Abstract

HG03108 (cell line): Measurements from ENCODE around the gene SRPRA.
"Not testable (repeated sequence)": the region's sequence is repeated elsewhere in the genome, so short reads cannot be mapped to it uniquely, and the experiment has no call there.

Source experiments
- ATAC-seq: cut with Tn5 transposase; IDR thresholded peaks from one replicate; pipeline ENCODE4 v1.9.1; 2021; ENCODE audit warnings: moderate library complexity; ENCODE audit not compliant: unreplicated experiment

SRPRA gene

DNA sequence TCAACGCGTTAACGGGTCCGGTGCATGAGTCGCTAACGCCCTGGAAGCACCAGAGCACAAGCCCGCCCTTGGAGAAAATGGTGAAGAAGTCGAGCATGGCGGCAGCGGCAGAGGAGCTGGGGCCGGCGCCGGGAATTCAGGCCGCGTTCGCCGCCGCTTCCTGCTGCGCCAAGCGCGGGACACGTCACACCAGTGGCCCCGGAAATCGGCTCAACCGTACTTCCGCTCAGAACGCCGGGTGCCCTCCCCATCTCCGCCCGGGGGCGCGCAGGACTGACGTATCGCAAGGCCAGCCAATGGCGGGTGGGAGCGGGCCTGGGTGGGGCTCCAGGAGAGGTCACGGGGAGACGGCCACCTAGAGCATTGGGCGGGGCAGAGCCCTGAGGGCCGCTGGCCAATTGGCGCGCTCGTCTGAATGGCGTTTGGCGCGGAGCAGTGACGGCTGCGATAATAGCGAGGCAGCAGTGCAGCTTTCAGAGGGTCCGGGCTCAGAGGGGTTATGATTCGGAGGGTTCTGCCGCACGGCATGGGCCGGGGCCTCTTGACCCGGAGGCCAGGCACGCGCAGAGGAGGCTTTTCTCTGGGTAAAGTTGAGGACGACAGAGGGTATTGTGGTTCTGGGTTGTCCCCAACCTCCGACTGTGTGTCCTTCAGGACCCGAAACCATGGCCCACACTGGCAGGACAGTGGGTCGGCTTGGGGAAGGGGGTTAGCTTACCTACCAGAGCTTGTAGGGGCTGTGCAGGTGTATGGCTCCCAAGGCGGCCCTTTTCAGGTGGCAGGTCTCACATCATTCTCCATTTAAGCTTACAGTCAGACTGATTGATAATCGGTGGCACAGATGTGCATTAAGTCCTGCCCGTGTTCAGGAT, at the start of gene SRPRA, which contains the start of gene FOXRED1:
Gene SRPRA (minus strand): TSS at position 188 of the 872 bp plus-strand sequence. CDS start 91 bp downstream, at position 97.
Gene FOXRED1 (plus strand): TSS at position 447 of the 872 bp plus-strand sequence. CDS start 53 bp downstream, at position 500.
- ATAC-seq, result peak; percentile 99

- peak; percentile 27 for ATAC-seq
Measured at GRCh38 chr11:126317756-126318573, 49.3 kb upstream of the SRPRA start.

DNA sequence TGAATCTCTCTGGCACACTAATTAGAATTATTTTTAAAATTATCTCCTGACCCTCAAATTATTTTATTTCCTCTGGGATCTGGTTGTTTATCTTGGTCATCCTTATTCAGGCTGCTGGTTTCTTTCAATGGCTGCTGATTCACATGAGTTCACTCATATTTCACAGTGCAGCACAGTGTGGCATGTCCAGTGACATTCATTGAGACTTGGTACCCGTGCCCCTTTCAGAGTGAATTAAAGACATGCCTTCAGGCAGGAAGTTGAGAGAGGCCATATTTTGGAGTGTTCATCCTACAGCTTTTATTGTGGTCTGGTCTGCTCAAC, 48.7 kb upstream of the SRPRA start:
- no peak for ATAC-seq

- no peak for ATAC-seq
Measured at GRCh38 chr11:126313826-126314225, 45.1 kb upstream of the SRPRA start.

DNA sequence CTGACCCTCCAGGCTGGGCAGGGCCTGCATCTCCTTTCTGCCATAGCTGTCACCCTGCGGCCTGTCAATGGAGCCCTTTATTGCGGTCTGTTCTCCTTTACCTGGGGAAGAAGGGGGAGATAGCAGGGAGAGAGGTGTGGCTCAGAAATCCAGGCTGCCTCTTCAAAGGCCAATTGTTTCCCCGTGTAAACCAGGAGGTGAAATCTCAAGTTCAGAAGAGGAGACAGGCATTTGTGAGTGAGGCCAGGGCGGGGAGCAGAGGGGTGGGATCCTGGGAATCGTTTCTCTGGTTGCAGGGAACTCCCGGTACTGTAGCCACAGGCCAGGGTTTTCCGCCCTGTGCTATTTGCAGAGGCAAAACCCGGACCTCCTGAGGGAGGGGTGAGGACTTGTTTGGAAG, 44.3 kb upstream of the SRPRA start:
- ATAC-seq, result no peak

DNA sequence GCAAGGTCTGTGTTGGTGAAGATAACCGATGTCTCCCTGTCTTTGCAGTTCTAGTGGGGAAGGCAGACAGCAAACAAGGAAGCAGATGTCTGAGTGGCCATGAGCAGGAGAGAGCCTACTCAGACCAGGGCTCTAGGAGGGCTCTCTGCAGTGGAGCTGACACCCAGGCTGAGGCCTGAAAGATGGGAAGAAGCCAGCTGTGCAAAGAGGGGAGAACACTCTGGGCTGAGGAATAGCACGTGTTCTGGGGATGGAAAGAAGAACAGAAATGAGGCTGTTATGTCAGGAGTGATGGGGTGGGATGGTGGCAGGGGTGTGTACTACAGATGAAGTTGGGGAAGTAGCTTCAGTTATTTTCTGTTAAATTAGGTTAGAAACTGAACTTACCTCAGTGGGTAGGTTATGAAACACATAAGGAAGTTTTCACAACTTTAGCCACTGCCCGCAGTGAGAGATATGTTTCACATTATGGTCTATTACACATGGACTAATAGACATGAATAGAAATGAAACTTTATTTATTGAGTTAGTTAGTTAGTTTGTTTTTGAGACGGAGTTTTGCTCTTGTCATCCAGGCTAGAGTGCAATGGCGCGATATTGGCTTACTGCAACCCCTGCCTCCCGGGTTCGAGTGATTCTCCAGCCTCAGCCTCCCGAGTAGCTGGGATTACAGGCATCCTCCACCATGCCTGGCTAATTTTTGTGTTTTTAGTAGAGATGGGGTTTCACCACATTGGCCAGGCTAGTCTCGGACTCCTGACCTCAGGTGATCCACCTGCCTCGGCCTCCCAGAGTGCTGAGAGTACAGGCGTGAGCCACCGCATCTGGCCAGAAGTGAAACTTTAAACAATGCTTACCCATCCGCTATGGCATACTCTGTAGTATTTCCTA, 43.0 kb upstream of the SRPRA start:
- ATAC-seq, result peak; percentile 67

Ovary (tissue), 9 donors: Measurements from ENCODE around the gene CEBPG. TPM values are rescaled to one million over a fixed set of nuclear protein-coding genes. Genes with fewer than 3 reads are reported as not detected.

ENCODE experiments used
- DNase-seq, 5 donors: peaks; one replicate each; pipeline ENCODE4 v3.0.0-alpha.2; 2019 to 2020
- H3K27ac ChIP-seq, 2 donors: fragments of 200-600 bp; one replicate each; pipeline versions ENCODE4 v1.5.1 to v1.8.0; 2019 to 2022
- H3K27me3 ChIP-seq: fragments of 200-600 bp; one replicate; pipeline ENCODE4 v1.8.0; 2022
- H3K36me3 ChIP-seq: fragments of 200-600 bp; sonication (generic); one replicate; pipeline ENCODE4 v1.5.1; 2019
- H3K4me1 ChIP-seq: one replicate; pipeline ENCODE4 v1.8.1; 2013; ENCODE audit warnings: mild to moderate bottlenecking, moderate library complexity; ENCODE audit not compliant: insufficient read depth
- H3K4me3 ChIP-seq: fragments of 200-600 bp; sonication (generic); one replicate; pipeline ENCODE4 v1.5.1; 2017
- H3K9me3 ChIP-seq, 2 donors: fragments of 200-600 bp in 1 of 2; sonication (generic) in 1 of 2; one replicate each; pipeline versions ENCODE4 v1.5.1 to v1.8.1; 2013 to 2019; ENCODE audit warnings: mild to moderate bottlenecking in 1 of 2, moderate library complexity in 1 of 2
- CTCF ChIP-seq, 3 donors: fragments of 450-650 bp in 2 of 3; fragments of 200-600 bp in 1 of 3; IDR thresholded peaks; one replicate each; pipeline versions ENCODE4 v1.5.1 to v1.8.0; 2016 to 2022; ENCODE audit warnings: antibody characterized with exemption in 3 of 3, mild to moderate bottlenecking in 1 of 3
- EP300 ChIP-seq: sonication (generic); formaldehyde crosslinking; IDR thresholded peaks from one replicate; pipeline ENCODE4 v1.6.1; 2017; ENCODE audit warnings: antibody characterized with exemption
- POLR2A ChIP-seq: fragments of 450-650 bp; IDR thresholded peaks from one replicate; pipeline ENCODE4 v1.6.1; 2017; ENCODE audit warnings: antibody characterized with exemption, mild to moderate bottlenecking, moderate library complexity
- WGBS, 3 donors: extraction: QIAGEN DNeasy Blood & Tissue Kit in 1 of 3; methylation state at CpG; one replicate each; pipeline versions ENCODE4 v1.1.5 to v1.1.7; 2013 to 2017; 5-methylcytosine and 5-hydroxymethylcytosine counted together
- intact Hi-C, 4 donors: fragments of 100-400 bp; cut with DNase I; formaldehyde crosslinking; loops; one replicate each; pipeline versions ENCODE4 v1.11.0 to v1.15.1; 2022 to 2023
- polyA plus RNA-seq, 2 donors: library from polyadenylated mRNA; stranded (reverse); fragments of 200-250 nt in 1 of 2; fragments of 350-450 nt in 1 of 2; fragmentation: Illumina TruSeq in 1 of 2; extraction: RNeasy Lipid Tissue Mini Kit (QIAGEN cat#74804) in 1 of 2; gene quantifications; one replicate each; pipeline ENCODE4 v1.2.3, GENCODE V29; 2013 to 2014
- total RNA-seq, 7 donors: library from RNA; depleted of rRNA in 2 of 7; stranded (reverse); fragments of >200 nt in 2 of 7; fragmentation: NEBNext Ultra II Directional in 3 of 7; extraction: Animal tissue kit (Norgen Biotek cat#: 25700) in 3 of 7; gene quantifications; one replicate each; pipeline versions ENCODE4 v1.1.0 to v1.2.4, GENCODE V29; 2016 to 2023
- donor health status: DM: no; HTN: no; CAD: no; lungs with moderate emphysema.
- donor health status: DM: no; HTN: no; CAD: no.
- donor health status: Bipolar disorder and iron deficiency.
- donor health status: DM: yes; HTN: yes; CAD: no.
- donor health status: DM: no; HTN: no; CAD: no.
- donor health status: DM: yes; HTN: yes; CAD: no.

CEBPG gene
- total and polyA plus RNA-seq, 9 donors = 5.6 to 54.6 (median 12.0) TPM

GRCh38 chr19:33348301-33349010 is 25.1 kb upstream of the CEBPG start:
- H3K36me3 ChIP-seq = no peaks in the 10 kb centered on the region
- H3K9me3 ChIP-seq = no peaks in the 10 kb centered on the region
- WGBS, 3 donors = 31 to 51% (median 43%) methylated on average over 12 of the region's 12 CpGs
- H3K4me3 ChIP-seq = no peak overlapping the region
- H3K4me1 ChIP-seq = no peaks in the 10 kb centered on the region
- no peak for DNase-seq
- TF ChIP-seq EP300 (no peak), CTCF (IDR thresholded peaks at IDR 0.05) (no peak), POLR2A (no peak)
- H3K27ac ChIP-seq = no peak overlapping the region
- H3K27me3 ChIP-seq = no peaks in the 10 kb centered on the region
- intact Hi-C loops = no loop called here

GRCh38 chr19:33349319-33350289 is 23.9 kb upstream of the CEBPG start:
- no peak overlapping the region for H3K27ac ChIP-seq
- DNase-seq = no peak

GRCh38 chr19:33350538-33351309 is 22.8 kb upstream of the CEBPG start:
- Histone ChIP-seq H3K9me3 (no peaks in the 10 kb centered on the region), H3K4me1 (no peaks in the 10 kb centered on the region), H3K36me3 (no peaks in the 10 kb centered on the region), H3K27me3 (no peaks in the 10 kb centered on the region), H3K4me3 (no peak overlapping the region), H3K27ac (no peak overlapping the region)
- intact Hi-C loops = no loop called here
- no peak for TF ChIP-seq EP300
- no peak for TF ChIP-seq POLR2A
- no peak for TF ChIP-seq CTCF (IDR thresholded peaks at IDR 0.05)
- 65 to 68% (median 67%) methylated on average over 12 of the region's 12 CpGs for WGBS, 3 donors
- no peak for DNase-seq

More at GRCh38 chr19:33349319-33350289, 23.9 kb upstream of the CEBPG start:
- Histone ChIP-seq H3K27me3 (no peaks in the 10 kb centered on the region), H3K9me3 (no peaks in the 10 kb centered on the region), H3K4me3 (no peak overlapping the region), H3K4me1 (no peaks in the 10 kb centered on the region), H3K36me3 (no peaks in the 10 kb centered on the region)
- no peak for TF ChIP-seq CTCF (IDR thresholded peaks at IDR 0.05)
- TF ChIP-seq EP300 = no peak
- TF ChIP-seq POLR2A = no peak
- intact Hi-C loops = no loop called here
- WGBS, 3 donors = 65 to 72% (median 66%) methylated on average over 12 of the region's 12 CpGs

U–Pb LA–SF–ICP–MS analyses of detrital zircons from a metalitharenite on Inousses Island, Greece, gave major age groups of 310–350, 450–500, 550–700, 900–1050 and 1880–2040 Ma and minor peaks between 2600 and 2800 Ma. The youngest concordant zircon grains of 310–330 Ma indicate the maximum age of deposition to be Late Carboniferous, rather than Ordovician, as had been earlier assumed. The lack of zircon ages between 1.1 and 1.8 Ga, coupled with the occurrence of c. 2-Ga-old zircons, imply a northern Gondwana-derived source. Detrital zircons from a garnet–mica schist on Psara Island yielded a major age group of c. 295–325 Ma and only minor Early Palaeozoic and Late Neoproterozoic ages. The youngest grains around 270 Ma indicate the maximum age of deposition to be Late Permian. The Early Palaeozoic ages support a source from terranes at the southern margin of Laurussia during the Late Palaeozoic and hence clarify the palaeotectonic position of units from the eastern Aegean Sea within the Palaeotethyan realm.

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